As the coronavirus pandemic continues to bring travel to a standstill worldwide, many passengers are finding that their flights have been cancelled.
Under normal circumstances, getting a refund would be a fairly straightforward task.
However, faced with the near-complete grounding of entire fleets, airlines are struggling to cope with the number of claims being made.
Many carriers are heavily pushing customers to accept credit vouchers or to rebook for future travel instead.
What are the rules on refunds for cancelled flights?
EU regulations stipulate that passengers are entitled to a refund for a cancelled flight within seven days. This applies to any flight between two countries within the EU or from the EU to a non-EU country, and any flight from a non-EU country to the EU on an EU airline.
However, amid the mass grounding of aircraft, UK airlines are lobbying for a relaxation of the regulations that would mean they could defer payment.
Airlines UK, representing British Airways, easyJet, Jet2, TUI Airways and Virgin Atlantic, has asked the Department for Business, Energy and Industrial Strategy (BEIS) for a “refund holiday” until the pandemic is over.
If the passenger insists on cash, rather than alternative flights, Airlines UK said: “Carriers should be permitted to defer payment.”
As yet, this suggested rule change has not been approved, meaning travellers are still entitled to their money back within the stipulated seven-day period.
Canada has already changed its rules on mandatory refunds. The Canadian Transport Agency said: “An appropriate approach in the current context could be for airlines to provide affected passengers with vouchers or credits for future travel, as long as these vouchers or credits do not expire in an unreasonably short period of time.”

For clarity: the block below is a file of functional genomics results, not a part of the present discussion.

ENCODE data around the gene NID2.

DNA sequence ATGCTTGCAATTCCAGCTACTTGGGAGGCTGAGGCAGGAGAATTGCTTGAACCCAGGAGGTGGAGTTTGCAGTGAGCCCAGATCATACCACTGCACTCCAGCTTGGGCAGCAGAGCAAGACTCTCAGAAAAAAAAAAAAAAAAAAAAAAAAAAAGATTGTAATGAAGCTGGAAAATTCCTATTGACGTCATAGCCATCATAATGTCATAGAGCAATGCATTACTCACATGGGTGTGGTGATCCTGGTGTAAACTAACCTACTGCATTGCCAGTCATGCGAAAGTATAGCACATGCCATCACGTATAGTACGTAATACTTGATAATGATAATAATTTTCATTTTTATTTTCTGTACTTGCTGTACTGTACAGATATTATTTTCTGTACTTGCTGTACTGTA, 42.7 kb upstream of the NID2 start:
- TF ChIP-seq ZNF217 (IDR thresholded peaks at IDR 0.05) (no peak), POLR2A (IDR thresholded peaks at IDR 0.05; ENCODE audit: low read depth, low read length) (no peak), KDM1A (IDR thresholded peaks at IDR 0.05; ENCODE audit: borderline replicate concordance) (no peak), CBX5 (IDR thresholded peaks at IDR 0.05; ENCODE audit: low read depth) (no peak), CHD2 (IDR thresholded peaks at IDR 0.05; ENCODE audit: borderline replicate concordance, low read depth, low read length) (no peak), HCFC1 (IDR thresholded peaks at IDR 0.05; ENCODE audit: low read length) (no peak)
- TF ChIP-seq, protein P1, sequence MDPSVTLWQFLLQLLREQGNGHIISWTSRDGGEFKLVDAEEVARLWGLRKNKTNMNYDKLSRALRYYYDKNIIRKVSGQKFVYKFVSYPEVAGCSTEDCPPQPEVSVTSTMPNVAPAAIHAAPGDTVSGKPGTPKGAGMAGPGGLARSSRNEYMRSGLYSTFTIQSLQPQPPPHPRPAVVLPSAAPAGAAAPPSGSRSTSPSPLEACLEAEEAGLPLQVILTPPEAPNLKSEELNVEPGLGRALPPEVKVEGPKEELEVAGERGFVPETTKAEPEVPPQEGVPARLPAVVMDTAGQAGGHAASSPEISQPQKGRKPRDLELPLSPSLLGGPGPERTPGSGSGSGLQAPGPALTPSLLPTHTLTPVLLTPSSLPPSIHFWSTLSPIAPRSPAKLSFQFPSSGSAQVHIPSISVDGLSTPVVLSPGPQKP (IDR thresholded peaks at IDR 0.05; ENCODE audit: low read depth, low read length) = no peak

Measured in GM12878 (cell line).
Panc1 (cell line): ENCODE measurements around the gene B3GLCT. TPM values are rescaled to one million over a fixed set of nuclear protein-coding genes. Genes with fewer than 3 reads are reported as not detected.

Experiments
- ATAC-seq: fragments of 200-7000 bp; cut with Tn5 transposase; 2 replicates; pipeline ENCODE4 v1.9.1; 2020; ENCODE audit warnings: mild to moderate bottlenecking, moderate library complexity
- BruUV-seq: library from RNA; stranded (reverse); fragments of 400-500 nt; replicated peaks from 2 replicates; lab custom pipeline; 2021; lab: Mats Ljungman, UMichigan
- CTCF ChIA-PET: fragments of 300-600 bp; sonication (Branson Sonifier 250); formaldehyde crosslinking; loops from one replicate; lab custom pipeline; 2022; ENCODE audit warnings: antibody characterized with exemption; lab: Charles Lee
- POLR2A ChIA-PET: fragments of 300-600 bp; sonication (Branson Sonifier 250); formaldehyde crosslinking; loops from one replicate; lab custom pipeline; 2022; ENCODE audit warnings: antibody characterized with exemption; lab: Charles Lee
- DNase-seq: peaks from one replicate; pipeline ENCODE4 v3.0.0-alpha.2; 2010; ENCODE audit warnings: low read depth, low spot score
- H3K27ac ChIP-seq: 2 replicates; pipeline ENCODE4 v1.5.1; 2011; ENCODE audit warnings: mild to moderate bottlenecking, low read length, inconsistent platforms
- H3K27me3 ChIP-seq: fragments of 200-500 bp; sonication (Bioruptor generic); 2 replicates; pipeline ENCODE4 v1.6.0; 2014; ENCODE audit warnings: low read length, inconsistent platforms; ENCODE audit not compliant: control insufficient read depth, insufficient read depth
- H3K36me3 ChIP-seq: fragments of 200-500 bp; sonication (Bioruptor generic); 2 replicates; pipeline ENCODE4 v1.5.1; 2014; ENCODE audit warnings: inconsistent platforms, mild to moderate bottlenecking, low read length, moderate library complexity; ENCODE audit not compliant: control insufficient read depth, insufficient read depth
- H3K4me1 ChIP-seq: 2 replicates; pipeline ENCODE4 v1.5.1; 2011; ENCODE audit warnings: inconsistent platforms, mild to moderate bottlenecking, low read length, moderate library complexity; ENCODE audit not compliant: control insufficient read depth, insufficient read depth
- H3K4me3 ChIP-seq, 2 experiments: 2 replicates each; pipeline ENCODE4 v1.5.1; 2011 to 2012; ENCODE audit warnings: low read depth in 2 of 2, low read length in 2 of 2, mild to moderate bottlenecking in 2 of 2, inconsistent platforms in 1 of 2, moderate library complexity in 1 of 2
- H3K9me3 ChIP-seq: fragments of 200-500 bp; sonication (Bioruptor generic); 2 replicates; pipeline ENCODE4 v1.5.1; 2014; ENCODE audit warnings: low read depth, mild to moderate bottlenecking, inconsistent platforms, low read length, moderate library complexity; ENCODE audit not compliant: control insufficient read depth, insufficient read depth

How can I get a refund from Ryanair?
Unlike some of its rivals, Ryanair is still offering a straightforward online form to fill out in order to secure a refund for a cancelled flight: refundclaims.ryanair.com/
However, The Independent has heard reports that the form has a bug preventing many people from being able to save and submit it.
Maureen Dean told The Independent: “I filled in their online refund form 11 days ago. I have been trying continually on a daily basis to send the form. There is a continual pop-up which says: ‘The airline code selected does not match the airline of any of the flights for this booking’.
“Because of their continual pop-up I am unable to send my refund form.”
A similar account was given by Monique Mathieu, who told The Independent: “I have been unable to get a refund – same story, my booking number is rejected, I tried six to eight times by now maybe more.”
However, some customers have reported that their forms have gone through after multiple attempts, suggesting persistence is key.
Brendon Sullivan said he had tried for hours before the application was eventually accepted.
“Maybe they are overloaded or just being difficult, I don’t know,” he said.
“I had the same problem for a couple of days,” said Twitter user @eric_cranston. “I applied yesterday and the refund went through.
“I think it’s most likely due to their website backend database probably overwhelmed with requests.”
How can I get a refund from British Airways?
Much of the British Airways fleet is grounded, and the airport bases at Gatwick and London City have shut down completely.
However, unlike other carriers, BA is continuing to fly, with a skeleton service running to and from Heathrow airport.